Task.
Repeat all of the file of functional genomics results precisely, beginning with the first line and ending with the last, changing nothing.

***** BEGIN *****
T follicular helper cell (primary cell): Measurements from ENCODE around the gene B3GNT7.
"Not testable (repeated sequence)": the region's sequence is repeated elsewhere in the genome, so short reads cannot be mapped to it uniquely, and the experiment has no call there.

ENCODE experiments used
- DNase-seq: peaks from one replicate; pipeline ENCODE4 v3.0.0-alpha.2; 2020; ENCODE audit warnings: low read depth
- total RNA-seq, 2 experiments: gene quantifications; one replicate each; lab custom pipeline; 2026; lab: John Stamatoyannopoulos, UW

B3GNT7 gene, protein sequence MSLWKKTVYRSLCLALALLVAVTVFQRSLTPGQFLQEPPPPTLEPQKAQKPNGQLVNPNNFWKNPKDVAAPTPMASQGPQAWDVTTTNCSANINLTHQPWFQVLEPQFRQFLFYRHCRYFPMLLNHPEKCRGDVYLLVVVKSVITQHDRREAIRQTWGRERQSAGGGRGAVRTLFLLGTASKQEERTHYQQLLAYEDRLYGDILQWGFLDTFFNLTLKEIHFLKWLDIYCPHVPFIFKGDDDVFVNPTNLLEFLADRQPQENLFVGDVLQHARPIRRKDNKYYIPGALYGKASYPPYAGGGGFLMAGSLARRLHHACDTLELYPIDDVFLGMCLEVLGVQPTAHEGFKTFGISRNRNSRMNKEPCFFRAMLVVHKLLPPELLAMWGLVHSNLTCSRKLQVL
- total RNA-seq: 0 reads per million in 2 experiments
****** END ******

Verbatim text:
T follicular helper cell (primary cell): Measurements from ENCODE around the gene B3GNT7.
"Not testable (repeated sequence)": the region's sequence is repeated elsewhere in the genome, so short reads cannot be mapped to it uniquely, and the experiment has no call there.

ENCODE experiments used
- DNase-seq: peaks from one replicate; pipeline ENCODE4 v3.0.0-alpha.2; 2020; ENCODE audit warnings: low read depth
- total RNA-seq, 2 experiments: gene quantifications; one replicate each; lab custom pipeline; 2026; lab: John Stamatoyannopoulos, UW

B3GNT7 gene, protein sequence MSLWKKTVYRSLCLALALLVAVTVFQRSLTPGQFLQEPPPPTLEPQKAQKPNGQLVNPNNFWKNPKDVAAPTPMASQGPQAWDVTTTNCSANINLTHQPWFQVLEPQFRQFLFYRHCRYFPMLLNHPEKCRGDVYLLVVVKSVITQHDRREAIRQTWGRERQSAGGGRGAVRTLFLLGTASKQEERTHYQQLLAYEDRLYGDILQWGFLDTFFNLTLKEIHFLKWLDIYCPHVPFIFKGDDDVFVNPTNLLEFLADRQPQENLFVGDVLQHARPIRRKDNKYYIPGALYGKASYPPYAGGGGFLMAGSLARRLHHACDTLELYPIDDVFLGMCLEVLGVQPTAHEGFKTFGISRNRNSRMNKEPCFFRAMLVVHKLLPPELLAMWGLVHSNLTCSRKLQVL
- total RNA-seq: 0 reads per million in 2 experiments